(Originally published on Blogger in December 2016)
When I was six years old, my dad graduated from college.
He was 41.
I clearly remember Dad's graduation ceremony, partly because my little brother was complaining of a stomachache the entire time, partly because the ceremony itself was dreadfully long and boring for a first grader, and partly because I thought my dad was just so cool to be walking across the stage in a black hat and "dress".
For years, I never knew that graduating as a 41-year-old was not exactly "normal". I always just knew that Daddy worked tirelessly for our family. He was, and is still, the only one of his four siblings to graduate from college, just as my granddad was one of a select few in his generation to do the same.
I went to college because my granddad started a college fund for both my brother and me when we were infants, and this savings account grew until I was 18 so that my parents paid relatively little to help me attend the University of Oklahoma.
I never took out student loans. I realize that, in today's world, that is nothing short of a miracle.
I also went to college because of the legacy that my granddad left, even after his passing, and the example that my dad gave me as he completed his degree. I honestly didn't realize that there were other options after high school, and I'm not sure that I would have considered them anyway.
College as an 18-year-old certainly required some effort on my part, but much of my time at OU was spent playing ultimate frisbee until 2:00 a.m. and doing lunch dates in the Union. I graduated with an excellent GPA and did not kill myself trying to do so. My social life was rich.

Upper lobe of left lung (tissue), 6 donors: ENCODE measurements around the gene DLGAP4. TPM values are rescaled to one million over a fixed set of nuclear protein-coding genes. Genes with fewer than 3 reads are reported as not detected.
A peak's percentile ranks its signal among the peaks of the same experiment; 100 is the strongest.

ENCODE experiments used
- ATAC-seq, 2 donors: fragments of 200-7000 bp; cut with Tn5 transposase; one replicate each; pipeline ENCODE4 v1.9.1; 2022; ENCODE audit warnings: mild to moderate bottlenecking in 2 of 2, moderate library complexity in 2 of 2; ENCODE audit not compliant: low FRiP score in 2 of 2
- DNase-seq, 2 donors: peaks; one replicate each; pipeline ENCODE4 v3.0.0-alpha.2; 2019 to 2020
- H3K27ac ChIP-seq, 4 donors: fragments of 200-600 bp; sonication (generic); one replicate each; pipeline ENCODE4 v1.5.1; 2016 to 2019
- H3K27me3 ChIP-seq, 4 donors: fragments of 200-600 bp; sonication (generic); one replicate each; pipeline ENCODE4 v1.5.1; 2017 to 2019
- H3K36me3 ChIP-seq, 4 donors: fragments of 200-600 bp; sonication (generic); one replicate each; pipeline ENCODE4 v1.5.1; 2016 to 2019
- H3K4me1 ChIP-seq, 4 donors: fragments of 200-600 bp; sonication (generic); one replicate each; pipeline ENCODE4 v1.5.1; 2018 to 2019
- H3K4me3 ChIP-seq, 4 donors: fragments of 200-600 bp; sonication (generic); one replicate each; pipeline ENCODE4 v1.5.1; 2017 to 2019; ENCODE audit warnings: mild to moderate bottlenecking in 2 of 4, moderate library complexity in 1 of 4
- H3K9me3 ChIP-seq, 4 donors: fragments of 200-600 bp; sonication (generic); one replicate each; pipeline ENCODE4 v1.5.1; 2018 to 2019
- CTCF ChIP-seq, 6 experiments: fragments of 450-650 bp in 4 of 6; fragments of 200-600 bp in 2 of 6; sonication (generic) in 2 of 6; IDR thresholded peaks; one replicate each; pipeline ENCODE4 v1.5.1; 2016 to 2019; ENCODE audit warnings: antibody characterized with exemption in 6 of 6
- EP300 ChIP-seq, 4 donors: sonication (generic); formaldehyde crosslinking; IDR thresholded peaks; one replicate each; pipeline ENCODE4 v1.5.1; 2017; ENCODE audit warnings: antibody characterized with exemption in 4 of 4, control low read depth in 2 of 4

Today, I'm back in school, ten years after graduation, and I am only now comprehending the many sacrifices that my dad made for our family when I was little. He worked full-time, went to school in the evenings, and still found time to be with Tim and me. I remember him being gone at night, but he was never absent from our lives.
Several years ago, I started working on my master's degree at OU. The longer I was in school, the less I felt the calling to become a reading specialist. My original motive to pursue a higher degree was based out of a love for learning and a desire to recreate my undergrad experience. Selfishly, I wanted to boost my ego and knew that a master's degree would make me look better on paper. In the end, those were not good enough reasons to continue.
This time around is different than when I was fresh out of high school, and it is also different than when I was working on a higher level degree.
This time, school is for my family.
I haven't loved coming home from lab at 10:00 p.m. with studying left to do, and there are so many days when it feels impossible to hold a part-time job and make everyone stop screaming and fold the laundry and do all the things. (I truly have no idea how single parents make that happen.)
College isn't exactly fun this time around.
It's also expensive, and I frequently find myself questioning if all of this is worth it. But, I keep coming back to the same answer that it is, or at least it will be.
It will be worth it when I can help my girls pay for their own college and their weddings.
It will be worth it to have a job which allows my people to get my best instead of getting my leftovers because I gave everyone else's people my best all day.
It will be worth it when I can say, "Yes, I will read you that book for the 47th time today because I can because it's a Tuesday and I only work three days a week."
Right now, all of those "worth its" seem forever away. They are at least six more semesters away, to be exact. They are coming, though, and that thought has pushed me through many a night when I would rather be home with my family than listening to another lecture about electrons and other topics which have virtually no relevance in my everyday life.
I finished my first semester back in college with As, but my perfectionist self surprisingly would have been okay if I hadn't. I don't need to be perfect to do well or to get accepted into the dental hygiene program (I hope!). Sometimes, everyone's best interest is found in closing the textbook and running around in the backyard with the little people, who aren't going to be little for much longer.